Seeing bank credit card rates stuck at more than 18% when money in the bank is earning less than 4% interest just doesn't make sense unless you're a banker. Even Federal Reserve Board Chairman Alan Greenspan is puzzled.
The Fed has cut interest rates 23 times in the last three years. Banks have been quick to drop rates they pay on deposits but reluctant to reduce rates for consumer loans. The gap between what banks charge customers for loans and what banks pay on deposits is wider than ever. That means banks are making money, a nice reversal of massive loan losses that plunged the industry into its worst crisis since the Depression.
Meanwhile, bank lending is down sharply. Even if businesses and consumers are willing to pay the high rates, they are finding it tougher to qualify for loans.
In an unusually frank response to a question during a House committee hearing, Greenspan said banks had been slow to pass on rate cuts to customers. He suggested that bank policies are stunting a recovery and making it more difficult for the Fed to influence the economy. Greenspan also noted the banks' continuing hesitancy in lending.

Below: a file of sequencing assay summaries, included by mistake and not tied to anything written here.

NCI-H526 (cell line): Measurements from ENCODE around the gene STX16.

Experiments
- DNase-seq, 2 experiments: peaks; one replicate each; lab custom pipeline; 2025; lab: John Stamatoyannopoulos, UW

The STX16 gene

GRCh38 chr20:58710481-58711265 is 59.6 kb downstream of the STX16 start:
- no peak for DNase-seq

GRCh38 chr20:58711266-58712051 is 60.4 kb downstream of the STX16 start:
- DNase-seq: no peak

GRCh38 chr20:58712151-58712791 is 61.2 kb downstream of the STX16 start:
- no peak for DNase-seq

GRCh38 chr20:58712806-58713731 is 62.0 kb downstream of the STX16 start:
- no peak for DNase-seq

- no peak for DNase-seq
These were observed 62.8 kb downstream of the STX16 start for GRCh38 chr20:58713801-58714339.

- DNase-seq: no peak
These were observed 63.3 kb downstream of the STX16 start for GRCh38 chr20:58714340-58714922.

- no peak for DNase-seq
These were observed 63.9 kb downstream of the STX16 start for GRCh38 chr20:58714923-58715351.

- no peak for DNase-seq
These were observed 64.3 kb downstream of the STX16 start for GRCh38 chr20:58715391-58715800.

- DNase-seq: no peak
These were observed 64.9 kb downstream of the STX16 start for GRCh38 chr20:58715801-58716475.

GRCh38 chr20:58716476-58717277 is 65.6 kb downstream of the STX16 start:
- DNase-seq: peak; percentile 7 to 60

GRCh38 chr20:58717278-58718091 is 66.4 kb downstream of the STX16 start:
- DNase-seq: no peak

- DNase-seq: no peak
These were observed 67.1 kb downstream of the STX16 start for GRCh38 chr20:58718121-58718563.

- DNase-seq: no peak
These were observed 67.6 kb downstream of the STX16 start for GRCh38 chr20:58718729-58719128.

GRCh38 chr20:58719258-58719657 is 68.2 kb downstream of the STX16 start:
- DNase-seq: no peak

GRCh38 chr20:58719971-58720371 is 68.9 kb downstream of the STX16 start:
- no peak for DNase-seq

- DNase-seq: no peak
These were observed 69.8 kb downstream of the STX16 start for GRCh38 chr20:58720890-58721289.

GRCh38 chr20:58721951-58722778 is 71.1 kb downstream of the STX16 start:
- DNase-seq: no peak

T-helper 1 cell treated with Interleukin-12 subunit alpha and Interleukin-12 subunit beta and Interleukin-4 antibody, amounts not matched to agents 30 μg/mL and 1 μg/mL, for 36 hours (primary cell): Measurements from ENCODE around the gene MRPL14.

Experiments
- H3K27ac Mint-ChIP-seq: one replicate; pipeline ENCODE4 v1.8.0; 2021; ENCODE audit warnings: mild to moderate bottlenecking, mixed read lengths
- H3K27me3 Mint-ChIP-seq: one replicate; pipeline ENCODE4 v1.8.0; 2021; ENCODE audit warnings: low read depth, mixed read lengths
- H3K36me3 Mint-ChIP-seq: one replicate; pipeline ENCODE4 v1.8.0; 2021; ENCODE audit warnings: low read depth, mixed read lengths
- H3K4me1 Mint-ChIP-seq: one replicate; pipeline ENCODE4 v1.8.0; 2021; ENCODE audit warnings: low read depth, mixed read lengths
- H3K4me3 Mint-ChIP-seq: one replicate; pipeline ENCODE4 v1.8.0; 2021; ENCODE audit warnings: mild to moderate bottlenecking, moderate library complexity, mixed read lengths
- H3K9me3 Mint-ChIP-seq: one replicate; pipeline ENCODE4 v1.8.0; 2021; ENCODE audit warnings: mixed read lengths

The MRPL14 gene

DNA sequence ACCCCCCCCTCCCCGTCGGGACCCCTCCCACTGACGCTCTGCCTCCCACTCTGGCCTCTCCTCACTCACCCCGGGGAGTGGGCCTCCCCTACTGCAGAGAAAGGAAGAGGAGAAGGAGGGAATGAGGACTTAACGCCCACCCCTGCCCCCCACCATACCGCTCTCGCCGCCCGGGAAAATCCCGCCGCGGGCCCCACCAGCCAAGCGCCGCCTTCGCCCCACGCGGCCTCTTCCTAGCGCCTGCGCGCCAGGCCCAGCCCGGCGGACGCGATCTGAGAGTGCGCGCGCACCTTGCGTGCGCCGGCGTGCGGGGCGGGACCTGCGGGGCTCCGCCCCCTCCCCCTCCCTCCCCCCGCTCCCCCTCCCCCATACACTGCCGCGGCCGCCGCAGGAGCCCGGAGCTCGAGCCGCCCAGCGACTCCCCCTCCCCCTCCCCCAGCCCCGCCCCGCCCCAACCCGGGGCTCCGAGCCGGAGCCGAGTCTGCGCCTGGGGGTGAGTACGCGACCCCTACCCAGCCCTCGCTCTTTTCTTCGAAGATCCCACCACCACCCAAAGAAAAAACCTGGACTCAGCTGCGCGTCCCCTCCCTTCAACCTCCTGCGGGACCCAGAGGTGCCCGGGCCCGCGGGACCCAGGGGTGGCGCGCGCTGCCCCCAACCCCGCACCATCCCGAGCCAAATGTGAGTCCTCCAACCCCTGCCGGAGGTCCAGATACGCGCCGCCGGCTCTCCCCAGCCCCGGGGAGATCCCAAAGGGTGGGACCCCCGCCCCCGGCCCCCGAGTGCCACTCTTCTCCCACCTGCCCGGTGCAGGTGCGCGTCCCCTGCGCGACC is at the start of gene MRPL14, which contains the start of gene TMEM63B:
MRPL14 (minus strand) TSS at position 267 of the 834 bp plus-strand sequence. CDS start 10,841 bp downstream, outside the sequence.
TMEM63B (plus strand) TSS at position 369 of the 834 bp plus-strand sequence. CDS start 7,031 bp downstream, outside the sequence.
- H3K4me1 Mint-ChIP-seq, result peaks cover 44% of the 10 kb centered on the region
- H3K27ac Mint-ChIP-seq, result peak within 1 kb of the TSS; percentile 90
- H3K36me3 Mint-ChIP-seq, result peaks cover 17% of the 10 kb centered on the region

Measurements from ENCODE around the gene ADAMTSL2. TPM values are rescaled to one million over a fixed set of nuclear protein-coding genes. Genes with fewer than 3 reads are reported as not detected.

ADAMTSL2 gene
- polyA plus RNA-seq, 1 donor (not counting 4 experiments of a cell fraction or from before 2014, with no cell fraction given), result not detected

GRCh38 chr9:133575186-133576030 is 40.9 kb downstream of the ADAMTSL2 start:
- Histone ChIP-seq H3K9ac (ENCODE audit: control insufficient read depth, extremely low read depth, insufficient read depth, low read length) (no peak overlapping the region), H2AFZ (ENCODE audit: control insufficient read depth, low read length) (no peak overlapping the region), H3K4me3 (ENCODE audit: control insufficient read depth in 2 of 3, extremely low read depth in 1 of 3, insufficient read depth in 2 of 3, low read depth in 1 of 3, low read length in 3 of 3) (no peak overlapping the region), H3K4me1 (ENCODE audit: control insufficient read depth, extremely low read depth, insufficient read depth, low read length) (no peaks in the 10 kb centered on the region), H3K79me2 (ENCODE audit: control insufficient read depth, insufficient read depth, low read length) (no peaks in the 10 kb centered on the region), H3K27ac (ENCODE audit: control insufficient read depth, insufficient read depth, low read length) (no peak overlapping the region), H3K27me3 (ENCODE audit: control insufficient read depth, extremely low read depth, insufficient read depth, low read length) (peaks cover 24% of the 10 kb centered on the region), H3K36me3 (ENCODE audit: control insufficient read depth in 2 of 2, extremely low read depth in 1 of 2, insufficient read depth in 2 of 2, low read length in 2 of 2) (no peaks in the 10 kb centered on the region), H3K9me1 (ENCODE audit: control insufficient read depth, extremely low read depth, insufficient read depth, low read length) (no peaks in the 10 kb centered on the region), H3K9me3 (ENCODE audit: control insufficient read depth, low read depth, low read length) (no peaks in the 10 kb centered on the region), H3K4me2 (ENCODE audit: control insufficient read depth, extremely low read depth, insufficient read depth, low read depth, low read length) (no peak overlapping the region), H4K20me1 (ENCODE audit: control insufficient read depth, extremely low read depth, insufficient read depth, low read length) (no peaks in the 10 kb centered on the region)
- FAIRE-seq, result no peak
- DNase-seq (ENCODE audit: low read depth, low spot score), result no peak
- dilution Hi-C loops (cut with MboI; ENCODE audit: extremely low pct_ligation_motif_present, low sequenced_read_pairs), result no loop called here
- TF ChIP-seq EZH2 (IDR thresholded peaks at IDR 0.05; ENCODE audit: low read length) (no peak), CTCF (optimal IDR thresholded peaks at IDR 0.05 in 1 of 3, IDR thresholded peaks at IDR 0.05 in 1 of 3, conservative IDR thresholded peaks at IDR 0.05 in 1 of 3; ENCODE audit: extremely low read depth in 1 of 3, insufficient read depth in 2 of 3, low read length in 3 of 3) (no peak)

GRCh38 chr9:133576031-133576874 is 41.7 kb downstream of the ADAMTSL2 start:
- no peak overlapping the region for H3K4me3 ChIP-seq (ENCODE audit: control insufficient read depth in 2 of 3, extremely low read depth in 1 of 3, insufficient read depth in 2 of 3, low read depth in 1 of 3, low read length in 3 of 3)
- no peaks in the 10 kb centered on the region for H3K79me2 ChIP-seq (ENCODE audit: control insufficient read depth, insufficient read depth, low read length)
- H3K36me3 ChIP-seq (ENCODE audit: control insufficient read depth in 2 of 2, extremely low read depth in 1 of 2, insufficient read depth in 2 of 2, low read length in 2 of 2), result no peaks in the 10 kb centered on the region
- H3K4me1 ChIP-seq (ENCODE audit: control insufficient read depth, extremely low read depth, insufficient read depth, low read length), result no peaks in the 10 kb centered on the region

Consumers, shouldering old debt, are scared of borrowing at current rates given the uncertain economic and employment outlook.
The caution of lenders and consumers is understandable. At least both finally have sobered up from the credit binge of the 1980s.
Unless banks begin to push down loan rates to help spur consumption, the nation could be facing a triple-dip recession.